There is a well-defined path to becoming a mortgage broker. All real estate professionals who are considered to be mortgage loan originators (MLO) are required to pass both a national and state exam as well as meet educational and bonding requirements. Despite the fact that no college-level degree is required, most mortgage brokers have at least a two-year degree related to law, sales, accounting, financial analysis and government.
Meet the Education Requirements
The SAFE Act of 2008, or Secure and Fair Enforcement for Mortgage Licensing Act, mandates that state-approved mortgage brokers meet pre-licensure education requirements. In order to meet these standards, aspiring mortgage brokers must show they have completed 20 hours of approved educational courses. Unlicensed mortgage brokers will need to take three hours of classes related to Federal law and regulations and three hours of ethics training that covers fraud, consumer protection and fair lending standards. Two hours of coursework related to lending standards of non-traditional mortgage market and at least 12 hours of elective classes related to mortgages are also required. It is the state’s individual laws that will determine any additional education.
Take the SAFE Mortgage Loan Originator Test
Anyone who wants to become a mortgage broker must pass the SAFE Mortgage Loan Originator Test, which includes both state and national sections. All brokers take the same national test, but the state portion differs based on the state that the individual intends to work in when licensed.
These exams can be taken throughout the nation at different testing centers. The exam is administered by the National Mortgage Licensure System (NMLS). While they are not a license-granting authority, they digitally track and store all mortgage broker licenses. The latter exam will contain questions that are exclusive to the target state, but the bulk of the questions will concern national regulations.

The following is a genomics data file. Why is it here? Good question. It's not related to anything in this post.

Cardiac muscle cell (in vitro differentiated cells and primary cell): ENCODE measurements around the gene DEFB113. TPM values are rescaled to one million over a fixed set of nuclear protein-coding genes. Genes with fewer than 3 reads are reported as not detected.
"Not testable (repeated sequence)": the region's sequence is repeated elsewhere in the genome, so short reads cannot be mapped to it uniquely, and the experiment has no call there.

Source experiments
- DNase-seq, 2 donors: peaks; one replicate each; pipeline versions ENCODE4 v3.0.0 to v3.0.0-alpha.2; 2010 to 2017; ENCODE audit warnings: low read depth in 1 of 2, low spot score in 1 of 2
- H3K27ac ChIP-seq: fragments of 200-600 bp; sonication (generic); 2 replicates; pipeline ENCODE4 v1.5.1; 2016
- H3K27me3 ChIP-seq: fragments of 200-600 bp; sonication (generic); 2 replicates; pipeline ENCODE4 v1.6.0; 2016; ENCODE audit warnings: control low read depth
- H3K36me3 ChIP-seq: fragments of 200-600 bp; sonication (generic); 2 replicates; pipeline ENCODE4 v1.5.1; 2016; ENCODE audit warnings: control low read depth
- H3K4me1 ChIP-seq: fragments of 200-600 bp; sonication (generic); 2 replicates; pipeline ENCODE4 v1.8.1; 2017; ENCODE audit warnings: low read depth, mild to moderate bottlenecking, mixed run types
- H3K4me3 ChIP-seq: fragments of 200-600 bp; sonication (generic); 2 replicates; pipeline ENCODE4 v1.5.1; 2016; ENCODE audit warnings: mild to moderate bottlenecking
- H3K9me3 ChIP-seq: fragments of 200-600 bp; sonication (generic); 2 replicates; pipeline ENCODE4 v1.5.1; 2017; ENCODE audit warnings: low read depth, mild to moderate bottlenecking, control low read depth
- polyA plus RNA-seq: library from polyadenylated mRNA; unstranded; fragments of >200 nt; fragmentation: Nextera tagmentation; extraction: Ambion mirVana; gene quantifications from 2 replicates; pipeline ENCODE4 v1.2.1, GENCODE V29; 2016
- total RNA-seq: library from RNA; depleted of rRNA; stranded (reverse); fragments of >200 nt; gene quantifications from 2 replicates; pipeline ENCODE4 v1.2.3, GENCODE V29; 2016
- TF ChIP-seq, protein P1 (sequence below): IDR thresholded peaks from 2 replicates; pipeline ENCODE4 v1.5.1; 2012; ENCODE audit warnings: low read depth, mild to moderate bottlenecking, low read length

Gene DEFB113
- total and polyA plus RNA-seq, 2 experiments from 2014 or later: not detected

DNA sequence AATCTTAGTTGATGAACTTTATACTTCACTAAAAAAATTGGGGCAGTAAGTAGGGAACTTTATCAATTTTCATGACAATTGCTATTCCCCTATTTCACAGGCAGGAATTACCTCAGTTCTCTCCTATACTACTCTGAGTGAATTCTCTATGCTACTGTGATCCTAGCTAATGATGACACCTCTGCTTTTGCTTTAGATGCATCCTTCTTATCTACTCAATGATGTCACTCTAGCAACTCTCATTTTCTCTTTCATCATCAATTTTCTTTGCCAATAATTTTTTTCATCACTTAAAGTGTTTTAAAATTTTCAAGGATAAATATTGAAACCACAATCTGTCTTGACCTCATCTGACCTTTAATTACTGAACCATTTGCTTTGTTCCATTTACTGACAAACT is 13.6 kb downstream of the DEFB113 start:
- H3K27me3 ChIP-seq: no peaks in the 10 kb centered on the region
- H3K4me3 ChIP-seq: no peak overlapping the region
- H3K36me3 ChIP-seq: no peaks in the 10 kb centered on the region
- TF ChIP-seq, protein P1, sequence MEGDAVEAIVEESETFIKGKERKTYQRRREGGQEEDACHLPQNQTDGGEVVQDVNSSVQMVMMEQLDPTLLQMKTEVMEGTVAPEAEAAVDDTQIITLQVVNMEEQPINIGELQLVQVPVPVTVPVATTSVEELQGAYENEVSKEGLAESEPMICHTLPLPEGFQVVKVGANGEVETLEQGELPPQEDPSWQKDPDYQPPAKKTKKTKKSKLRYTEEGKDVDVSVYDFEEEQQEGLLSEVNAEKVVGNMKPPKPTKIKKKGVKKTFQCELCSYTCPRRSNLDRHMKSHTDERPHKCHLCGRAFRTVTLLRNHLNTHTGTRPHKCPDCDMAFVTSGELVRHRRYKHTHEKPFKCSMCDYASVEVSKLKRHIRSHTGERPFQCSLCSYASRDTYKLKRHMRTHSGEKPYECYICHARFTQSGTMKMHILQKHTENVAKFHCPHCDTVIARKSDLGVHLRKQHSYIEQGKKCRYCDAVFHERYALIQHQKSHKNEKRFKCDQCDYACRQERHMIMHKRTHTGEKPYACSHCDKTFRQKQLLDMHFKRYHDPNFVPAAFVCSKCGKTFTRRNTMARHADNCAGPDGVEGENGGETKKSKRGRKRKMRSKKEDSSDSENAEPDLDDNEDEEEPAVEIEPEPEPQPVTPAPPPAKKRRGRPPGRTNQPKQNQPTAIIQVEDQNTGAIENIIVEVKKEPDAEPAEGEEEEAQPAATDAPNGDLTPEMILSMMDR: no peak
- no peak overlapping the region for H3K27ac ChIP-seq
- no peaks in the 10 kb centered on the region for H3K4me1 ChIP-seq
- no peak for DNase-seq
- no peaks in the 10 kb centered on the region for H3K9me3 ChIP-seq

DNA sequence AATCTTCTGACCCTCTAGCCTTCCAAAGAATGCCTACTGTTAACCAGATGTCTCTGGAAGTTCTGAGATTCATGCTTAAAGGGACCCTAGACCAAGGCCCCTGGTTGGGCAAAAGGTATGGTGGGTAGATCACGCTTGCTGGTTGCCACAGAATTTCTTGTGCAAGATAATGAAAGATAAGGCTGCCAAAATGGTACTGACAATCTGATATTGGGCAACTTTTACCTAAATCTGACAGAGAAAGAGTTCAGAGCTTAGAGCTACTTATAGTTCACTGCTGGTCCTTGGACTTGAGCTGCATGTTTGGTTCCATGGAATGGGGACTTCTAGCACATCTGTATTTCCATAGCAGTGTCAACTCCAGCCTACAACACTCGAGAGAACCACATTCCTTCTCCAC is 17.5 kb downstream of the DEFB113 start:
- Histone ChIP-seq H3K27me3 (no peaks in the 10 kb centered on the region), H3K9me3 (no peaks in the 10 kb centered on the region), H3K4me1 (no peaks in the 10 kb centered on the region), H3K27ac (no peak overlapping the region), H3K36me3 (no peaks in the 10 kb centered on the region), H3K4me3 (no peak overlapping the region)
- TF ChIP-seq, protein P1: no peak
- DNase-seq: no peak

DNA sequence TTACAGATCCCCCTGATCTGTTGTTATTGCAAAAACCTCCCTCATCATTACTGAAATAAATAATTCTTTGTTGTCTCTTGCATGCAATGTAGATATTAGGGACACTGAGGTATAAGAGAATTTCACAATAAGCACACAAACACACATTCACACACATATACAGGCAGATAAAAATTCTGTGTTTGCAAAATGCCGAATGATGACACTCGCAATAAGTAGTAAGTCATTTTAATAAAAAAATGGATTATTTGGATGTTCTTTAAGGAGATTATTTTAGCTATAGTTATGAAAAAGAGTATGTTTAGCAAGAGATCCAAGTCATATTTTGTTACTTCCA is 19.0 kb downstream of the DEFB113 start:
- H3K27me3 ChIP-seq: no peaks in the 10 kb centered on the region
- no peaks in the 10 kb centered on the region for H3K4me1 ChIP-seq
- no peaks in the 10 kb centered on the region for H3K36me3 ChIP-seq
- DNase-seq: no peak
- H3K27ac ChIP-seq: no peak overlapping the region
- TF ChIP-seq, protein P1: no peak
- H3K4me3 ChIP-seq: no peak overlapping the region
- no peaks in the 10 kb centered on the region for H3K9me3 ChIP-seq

Meet the Continuing Education Requirements
The SAFE Act mandates that state-licensed mortgage professionals must meet annual continuing education standards. The national minimum is eight hours of NMLS sanctioned education credits. This includes one hour of elective mortgage instruction, two hours of non-traditional mortgage lending standards, two hours covering ethics and three hours covering Federal law and regulations. Every state how their own continuing education requirements for mortgage brokers to maintain their state licensure. Most states require one to two hours of continuing education credits related to state mortgage laws and lending regulations. Some states have centralized registration databases that mortgage brokers and real estate salespeople must notify if they change employment or are terminated. The best way to meet the continuing education requirements while developing professional competency is through pursuing a bachelor’s degree.
The final step in becoming a mortgage broker is to secure a surety bond. Almost all states require that every mortgage broker license be attached to a mortgage broker bond, which provides consumer protection to future homeowners. Mortgage brokers found guilty of fraudulent business practices may be sued by clients for the total bond amount. Some states set the standard at $25,000, but others go up to $100,000. The full amount isn’t required, so mortgage brokers simply pay annual premiums.